It can take a while to pick up Carcassonne, but what it loses in instant accessibility, it makes up for in handsomeness. This might be the most beautiful of the games I’ve tried, on iPad or in reality, and the feeling of constructing something together with others is palpable, particularly as the game reaches its end, and there are fewer and fewer places to put that long, straight road tile. Some games sprawl all over the place, but the best, most competitive games tend to cluster, until it really does seem like players are building a city that’s stepped out of the past, and making it come to life would be as easy as simply stooping down to hear the church bells and squabbles in the market square.
Pull back far enough, and you can see the whole. Zoom out all the way, and it will all make sense. If you could just see everything that was happening, you could put things in a row and watch all of the dominos fall. To see everything that has ever happened, to understand every decision someone has ever made, that’s the way to perhaps understand yourself, why you do all the things that don’t make any sense, why you’re stuck in a relationship you hate or why you can’t break that bad habit or why you’re not happy anymore, for God’s sake.
The earliest known board game is senet, which was played by the ancient Egyptians. We have copies of boards and pieces dating back to 3500 B.C., and though nobody really knows how it was played, we have some guesses. Fittingly, the popularity of the game was tied into the Egyptian religion. Like all board games, it relied on a healthy amount of luck, and those players who were particularly successful were said to be blessed by the gods, as the Egyptian religion was heavily into determinism, the idea that everything you do is dictated by some god somewhere, flailing away at a papyrus scroll or a tapestry. Just as the pieces in a board game don’t control their actions, you don’t either, goes the thought. Whether it’s a god somewhere, or we’re all characters in a novel, or we’re just a collection of psychological tics we’ve been powerless to escape since we were toddlers, determinism says, “Hey, you don’t really have control.” (Just another way around the one rule.) Successful senet players—and even those who weren’t, but wanted some sort of path through the afterlife—were buried with elaborately beautiful sets, the better to find the way forward through the mists after death.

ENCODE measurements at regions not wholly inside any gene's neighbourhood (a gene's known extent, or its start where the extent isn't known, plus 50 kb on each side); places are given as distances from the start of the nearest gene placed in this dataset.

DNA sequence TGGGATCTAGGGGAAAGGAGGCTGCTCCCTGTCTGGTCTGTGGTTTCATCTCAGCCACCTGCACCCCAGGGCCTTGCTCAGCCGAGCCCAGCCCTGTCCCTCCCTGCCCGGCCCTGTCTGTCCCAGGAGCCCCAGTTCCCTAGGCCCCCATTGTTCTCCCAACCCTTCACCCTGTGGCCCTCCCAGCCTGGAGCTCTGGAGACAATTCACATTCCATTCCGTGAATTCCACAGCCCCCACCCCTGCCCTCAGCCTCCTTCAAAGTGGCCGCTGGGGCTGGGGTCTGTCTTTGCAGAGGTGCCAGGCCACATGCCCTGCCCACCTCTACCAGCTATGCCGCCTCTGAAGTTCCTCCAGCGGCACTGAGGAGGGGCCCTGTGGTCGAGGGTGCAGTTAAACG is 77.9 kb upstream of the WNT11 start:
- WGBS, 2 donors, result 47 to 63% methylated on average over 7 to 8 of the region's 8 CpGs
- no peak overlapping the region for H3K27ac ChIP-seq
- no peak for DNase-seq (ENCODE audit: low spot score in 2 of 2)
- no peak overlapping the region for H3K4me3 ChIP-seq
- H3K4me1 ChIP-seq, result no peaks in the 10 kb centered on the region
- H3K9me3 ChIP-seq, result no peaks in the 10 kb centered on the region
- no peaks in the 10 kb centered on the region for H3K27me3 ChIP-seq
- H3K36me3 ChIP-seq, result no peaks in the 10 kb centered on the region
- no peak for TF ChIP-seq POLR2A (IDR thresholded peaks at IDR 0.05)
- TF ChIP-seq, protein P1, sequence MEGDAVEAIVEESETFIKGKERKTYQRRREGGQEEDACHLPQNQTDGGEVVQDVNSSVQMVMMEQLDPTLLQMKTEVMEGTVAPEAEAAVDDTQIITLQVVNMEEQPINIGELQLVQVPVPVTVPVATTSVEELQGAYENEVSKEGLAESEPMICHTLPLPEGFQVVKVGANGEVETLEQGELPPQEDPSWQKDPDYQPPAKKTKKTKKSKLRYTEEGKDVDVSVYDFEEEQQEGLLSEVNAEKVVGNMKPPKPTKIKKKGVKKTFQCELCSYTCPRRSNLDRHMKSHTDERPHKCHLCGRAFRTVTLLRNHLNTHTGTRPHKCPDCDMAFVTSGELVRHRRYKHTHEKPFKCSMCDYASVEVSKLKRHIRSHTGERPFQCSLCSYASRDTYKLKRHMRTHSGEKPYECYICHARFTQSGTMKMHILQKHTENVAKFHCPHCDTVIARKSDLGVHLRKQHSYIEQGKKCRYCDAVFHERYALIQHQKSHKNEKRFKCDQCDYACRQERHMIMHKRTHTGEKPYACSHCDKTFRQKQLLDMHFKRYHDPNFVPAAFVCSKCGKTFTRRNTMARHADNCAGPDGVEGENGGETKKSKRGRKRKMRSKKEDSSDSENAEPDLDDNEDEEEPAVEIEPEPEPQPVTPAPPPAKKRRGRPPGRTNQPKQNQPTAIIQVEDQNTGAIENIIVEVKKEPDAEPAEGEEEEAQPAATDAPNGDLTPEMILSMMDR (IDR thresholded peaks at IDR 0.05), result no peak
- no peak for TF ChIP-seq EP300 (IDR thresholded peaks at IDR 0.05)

We also have plenty of games that existed centuries ago, but are still played today. Forms of chess date back to at least the sixth century, and backgammon is almost as old as senet. Checkers and Parcheesi have similarly long histories, and Go, the Chinese game that’s found increased popularity in online settings, stretches back centuries as well. For the most part, these games seem to be increasingly abstract simulations of battleground tactics. It’s obvious how this relates to chess, but it’s a bit more unclear the further out you go. What battle, for instance, would have any relation to backgammon? Yet there is the idea of getting pieces to a safe space and making that space less safe for your opponent, warfare boiled down into colorful squares and tiny pieces.
The evolution of the board game, grossly oversimplified, follows these two tracks as well. Some games are rough simulations of some larger, more complicated thing. Other games are deliberate abstractions that bear no real relation to reality. Think about it in terms of the two most famous games the United States has produced, Monopoly and Scrabble. Monopoly, which emerged out of the weird snap that was the Roaring Twenties becoming the Great Depression, is a simplified simulation of the Atlantic City real-estate market, particularly if you play by the actual rules. (Monopoly has a reputation as this long, unwinnable game that eventually bores everybody playing it to tears, but if you play by the rules that come with the game, it’s relatively fast-paced. The house rules so many players use are what drag the thing out.) Scrabble, on the other hand, is just letters forming words in a formless void, with occasional squares granting extra points. It’s possible to argue this as a sort of crossword-puzzle simulation, but even that’s far more abstract than what Monopoly is trying to do.